1 Thessalonians 1




Thanksgiving for the Thessalonians (1:1-10)

1 Silas (or Silvanus) and Timothy were with Paul when he wrote this letter (see 2 Corinthians 1:1-2,19 and comment).

2 See Ephesians 1:15-16; Colossians 1:35; 2 Thessalonians 1:3 and comments.

3 Here Paul recalls three things about the Thessalonians. First, he recalls their work produced by FAITH —that is, the work they have done as the result of their faith (see James 2:17). Second, Paul recalls their labor prompted by love. Just as true faith must be manifested by good works, so must true love be manifested by labor or works of love. Third, Paul recalls their endurance inspired by hope. Those whose hope is placed on Christ will have endurance. Thus the work, labor, and endurance of the Thessalonians are the result of their faith, love, and hope, which Paul says are the three most important things in our Christian lives1 (see 1 Corinthians 13:13 and comment).

4 Paul reminds the Thessalonians that they have been chosen by God, and that they are loved by Him (see Ephesians 1:4-5; 2 Thessalonians 2:13 and comments). Paul calls the Thessalonians “brothers,” because they have been chosen by God to be His children. Since Paul is also a child of God, that makes him and the Thessalonians spiritual “brothers.” However, all men cannot be said to be brothers; only those who belong to God’s family through faith in Christ are true spiritual brothers and sisters to one another. There can be no “brotherhood of man” for those who do not acknowledge the “fatherhood of God.”

5 Paul here calls the Gospel our GOSPEL; that is, it was the Gospel of Christ preached by Paul, Silas, and Timothy.

This gospel came to the Thessalonians with power. The Gospel is the power of God for … salvation (Romans 1:16). When Paul preached the Gospel, his words came with God’s power (see 1 Corinthians 2:4-5 and comment).

This gospel also came to the Thessalonians with the HOLY SPIRIT. Any word that does not come with the Spirit is a dead word, or dead letter. And the letter kills, but the Spirit gives life (2 Corinthians 3:6). The power of the Gospel comes from the Holy Spirit. The Spirit was in Paul. And when the Thessalonians accepted the Gospel and believed in Christ, the Holy Spirit began to dwell within them also.

Paul preached the gospel with deep conviction; and the Thessalonians believed it with deep conviction.

The Thessalonians know what kind of men Paul, Silas, and Timothy are. They have seen that they are men filled with the Spirit (see 1 Thessalonians 2:10).

6 The new believers in Thessalonica at first became imitators of Paul, Silas, and Timothy. Then, from these three men, the Thessalonians learned to imitate Christ Himself. They could see how Paul, Silas, and Timothy themselves imitated Christ (1 Corinthians 4:16; 11:1).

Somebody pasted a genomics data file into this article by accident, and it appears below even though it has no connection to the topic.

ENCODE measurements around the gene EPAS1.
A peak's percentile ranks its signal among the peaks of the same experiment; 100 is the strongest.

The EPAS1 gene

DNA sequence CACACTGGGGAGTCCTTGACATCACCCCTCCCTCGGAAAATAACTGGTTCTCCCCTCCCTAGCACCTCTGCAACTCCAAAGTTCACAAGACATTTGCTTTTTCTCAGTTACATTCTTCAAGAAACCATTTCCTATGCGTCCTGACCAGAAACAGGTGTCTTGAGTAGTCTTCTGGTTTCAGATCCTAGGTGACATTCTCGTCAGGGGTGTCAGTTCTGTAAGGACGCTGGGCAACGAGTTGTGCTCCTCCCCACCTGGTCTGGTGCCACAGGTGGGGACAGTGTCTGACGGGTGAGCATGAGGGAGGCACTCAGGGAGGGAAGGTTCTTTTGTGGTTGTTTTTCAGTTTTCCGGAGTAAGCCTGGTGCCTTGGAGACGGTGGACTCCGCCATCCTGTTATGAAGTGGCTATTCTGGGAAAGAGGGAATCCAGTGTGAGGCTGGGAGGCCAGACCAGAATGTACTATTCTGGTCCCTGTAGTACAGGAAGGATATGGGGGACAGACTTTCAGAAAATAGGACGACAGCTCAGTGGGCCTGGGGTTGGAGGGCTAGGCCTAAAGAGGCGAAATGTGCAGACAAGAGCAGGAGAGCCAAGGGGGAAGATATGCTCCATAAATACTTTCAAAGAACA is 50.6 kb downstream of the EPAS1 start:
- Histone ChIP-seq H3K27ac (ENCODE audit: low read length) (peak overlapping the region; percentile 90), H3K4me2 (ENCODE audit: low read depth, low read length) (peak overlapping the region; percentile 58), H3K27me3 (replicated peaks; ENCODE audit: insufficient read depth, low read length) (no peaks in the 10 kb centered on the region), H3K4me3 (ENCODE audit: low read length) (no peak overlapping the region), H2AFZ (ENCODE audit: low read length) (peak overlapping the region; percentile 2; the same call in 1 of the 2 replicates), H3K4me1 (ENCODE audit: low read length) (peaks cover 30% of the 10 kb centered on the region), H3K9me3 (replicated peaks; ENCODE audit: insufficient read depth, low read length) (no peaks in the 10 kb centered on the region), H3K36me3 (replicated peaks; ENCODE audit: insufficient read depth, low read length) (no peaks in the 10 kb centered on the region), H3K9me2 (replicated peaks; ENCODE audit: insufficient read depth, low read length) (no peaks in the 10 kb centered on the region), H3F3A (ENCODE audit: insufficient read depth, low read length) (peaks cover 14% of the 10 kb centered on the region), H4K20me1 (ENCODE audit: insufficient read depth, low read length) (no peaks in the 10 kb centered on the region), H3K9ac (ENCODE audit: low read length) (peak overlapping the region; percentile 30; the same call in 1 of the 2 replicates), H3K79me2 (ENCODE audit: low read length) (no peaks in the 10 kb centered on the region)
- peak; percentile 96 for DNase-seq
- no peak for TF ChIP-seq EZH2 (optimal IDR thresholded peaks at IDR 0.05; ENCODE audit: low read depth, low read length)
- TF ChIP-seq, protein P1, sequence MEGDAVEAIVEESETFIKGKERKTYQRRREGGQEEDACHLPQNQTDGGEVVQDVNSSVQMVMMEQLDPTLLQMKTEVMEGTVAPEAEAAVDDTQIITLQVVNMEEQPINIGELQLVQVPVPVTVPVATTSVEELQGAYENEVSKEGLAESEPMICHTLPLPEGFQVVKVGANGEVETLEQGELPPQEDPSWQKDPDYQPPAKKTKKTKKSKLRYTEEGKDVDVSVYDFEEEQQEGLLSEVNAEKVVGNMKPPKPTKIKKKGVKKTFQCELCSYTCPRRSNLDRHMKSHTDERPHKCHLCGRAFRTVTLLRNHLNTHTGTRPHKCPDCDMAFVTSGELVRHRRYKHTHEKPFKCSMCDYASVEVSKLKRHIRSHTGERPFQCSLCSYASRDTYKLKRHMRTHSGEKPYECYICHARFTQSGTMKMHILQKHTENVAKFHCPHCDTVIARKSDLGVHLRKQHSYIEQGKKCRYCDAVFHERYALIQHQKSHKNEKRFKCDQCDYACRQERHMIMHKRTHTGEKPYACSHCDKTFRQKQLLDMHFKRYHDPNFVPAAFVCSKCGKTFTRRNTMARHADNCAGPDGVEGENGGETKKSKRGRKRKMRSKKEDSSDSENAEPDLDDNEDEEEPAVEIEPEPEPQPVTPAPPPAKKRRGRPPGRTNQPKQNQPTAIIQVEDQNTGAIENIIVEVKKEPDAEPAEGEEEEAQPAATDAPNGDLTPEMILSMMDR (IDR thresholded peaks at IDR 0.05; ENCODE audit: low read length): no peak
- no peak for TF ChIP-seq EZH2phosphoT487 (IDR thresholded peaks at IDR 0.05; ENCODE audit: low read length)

What kind of example do we ourselves give to new believers? Can any of us say to another person, “If you imitate me, you’ll be imitating Christ”? We ought to be able to say that! Yes, the witness of our lips is very important; but the witness of our lives is even more important.

From the beginning, the new believers in Thessalonica were persecuted by the society around them. Even while Paul was there preaching, a great uproar arose against the Christians (Acts 17:5-7). Nevertheless, the Thessalonian believers received Paul’s message with the joy given by the Holy Spirit (see John 16:22; Galatians 5:22).

We Christians do not like to face trouble or persecution. In every country of the world, Christians seek for religious freedom, so that they can practice their religion without being persecuted. But according to the teaching of the New Testament, to endure persecution for the sake of Christ is a joyful privilege (Acts 5:41; 1 Peter 4:13). The church that endures persecution with joy is a strong church, and its witness is powerful. Let us not seek the easy road (see Matthew 7:13-14). Through the suffering we endure for Christ’s sake, God will be glorified and our church will be made strong.

7 Because these Thessalonian Christians had endured persecution with such joy and were imitating Christ so faithfully, they had become a model, an example, for all the other believers living in Macedonia, the northern province of Greece. Let these Thessalonian Christians be a model for us too! Then, in turn, we too will become a model for others.

8 Paul says that the Lord’s message rang out from the Thessalonian church. Now, as a result, their faith in God has become known everywhere—not just in Macedonia and Achaia,2 but in other countries as well. Remember, this church was less than a year old at the time Paul wrote this letter. It was a tiny, persecuted church. Nevertheless, their faith had become known everywhere!

How do our churches today compare with that little Thessalonian church? Our churches are bigger, richer, and older; but does the Gospel “ring out” from our churches as it did from that Thessalonian church? O brothers and sisters, if not, then let it begin to do so without delay!

9 Wherever Paul goes, he hears other people talk about the faith of the Thessalonians, especially how they turned to God from idols to serve the living and true God.

What a powerful witness the Thessalonians had! What do people say about us?

10 The Thessalonians had turned from idols to serve the living and true God (verse 9) and to wait for his Son (Christ) from heaven. Their eyes were raised toward heaven. Their hope was not in this life. Their hope was in Jesus, whom God raised from the dead, and who would return to rescue them from the coming wrath—from God’s judgment. No wonder the Gospel rang out from them!